In the first days of Donald Trump’s presidency we are seeing America, and the world, going through dramatic changes—“good” or “bad” depending on one’s political views.
The strongest reactions I’ve been getting are from Filipino-American friends, some of whom are in panic with Trump’s outright ban on the entry of nationals of seven countries, and stricter screening of Muslims in general. My friends worry—prematurely, I believe—that we may eventually be affected if the Trump administration decides it wants to be stricter with immigrants in general.
But let’s get light today and do another linguistic exercise, focusing on the way Trump’s election campaign and his coming into the White House have hastened the development of new words using, well, his name. I checked the site urbandictionary.com and was flabbergasted at the words that start with “trump.” I’m listing those that are clearly generated from President Trump.
There are nine in all: “trumpertantrum” and “trumpestuous,” which are self-explanatory; “trumpescent” to refer to “expensive yet vile design aesthetics” (translation: expensive but bad taste); the unexpected “trumpey,” to refer to the members of Trump’s family, as well as his policies; “trumpet boy,” who has all the latest news about Trump; and, for Trump supporters, “Trumper Thumper,” “trumpescite” and “trumpeteer.”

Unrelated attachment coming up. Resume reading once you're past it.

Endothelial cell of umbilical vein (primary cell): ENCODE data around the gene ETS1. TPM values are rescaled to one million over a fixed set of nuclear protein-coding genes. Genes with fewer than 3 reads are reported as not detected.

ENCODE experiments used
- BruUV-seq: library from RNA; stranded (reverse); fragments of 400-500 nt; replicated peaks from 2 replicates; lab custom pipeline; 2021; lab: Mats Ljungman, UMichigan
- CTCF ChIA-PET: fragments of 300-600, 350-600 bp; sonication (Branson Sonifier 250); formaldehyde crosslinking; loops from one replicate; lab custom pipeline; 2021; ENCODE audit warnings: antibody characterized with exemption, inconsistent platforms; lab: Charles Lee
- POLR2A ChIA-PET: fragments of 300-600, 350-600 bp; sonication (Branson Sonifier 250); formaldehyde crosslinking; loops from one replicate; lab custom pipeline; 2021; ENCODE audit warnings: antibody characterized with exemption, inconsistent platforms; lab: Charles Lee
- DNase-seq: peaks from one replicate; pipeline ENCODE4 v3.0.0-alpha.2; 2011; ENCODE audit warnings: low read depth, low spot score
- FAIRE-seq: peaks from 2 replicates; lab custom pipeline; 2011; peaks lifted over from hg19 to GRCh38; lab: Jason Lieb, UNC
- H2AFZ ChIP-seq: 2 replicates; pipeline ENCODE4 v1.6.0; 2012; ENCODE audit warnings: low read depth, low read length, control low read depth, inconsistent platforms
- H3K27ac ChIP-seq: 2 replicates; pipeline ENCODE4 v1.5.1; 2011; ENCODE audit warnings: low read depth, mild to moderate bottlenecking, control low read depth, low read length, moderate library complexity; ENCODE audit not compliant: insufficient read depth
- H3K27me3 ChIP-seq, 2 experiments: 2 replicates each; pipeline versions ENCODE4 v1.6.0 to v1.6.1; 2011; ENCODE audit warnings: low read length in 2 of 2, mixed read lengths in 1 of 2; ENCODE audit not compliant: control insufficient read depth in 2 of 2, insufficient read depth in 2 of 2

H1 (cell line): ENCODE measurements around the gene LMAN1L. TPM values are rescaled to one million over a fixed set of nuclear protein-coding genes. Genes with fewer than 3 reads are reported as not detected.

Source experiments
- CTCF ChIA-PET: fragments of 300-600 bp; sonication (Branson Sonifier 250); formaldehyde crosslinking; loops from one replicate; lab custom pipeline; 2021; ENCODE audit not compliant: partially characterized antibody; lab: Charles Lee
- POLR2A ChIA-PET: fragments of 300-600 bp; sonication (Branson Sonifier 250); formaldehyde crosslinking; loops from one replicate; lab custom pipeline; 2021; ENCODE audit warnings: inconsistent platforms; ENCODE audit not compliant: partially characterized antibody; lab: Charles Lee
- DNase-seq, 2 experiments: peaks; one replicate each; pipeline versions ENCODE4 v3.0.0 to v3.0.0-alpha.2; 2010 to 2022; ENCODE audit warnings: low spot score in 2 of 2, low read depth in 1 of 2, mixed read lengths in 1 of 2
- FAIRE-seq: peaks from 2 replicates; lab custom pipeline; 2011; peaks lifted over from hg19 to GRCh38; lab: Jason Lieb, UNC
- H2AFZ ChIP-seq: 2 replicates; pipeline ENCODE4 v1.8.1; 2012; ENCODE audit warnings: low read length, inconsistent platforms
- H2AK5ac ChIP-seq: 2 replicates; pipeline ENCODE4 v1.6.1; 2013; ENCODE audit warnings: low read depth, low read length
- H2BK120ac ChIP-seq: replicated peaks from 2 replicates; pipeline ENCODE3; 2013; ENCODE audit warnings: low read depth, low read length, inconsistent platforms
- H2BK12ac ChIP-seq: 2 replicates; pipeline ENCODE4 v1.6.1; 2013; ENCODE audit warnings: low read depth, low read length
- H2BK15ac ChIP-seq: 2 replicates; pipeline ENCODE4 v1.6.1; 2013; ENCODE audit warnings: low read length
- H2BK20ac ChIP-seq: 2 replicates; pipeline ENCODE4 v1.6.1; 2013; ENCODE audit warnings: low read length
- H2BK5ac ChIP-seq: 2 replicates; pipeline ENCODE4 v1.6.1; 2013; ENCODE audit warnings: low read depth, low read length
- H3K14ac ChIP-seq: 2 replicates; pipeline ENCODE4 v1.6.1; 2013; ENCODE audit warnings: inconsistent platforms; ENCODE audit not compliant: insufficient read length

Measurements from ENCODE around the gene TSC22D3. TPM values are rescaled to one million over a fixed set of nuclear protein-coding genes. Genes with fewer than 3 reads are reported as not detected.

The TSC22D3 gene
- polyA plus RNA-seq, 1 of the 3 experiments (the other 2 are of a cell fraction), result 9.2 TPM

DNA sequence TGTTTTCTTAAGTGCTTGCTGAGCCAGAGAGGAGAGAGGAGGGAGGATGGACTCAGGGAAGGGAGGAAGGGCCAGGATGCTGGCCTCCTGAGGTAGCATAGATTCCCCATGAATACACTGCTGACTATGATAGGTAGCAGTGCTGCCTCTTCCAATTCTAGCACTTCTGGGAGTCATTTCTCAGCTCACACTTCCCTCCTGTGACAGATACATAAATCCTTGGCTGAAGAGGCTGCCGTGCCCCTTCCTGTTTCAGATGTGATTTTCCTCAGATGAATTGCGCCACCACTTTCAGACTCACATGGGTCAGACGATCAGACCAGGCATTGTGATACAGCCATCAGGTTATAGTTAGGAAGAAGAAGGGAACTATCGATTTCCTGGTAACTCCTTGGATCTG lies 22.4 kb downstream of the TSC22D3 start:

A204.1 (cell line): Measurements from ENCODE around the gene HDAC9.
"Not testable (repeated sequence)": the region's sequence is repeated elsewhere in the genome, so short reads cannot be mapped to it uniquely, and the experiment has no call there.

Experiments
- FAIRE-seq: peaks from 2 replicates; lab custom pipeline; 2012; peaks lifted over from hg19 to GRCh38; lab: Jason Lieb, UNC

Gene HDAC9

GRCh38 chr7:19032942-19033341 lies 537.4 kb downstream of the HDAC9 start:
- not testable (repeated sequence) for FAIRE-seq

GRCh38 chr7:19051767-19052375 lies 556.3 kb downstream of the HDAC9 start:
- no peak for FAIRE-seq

For the ninth word, I hope you enjoyed that quick word tour and are feeling “trumpertained.”
I was surprised that the word “trumped” didn’t appear as a negative term. “Trump” and “trumped” preceded the rise of Donald Trump, a trump card referring to the game of bridge where you get a card that could make you win. To “trump” then means to do better than someone else, with a statement or action; to “get trumped” is to lose to someone else.
To some extent that last meaning is negative, but in its original form, it still means to lose in a fair game. It’s interesting that in the Philippine context, I’m hearing “trumped” used to mean an unexpected defeat, with insinuations of losing because of dirty tricks. Its connotations include the sense of being dumped.
This connotation seems to date back to that horrible week last November when Trump won the US presidential race (well, winning in the electoral votes, but not in the actual number of votes cast). It was a close fight, and shocked the world because many people thought there was no way he could win—but win he did on Nov. 9.
Trump’s victory came just two days after our Supreme Court ruled that Ferdinand Marcos’ remains could be buried in the Libingan ng mga Bayani. Filipinos were dazed—how could two terrible things happen in the same week? There was some fretting, even from normally rational people: Bad luck comes in threes so will there be a third this week?
There was no triple whammy… until Nov. 18 with the hasty and sneaky Marcos burial.
Just this month, as UP’s board of regents geared up to elect the next Diliman chancellor, my friends asked why I was so complacent and not running around chasing votes. They threatened me: “Sige, sige, baka ma-trump ka.” I was adamant: I will not be trumped. I was too busy with work, and my father was in hospital during the search period.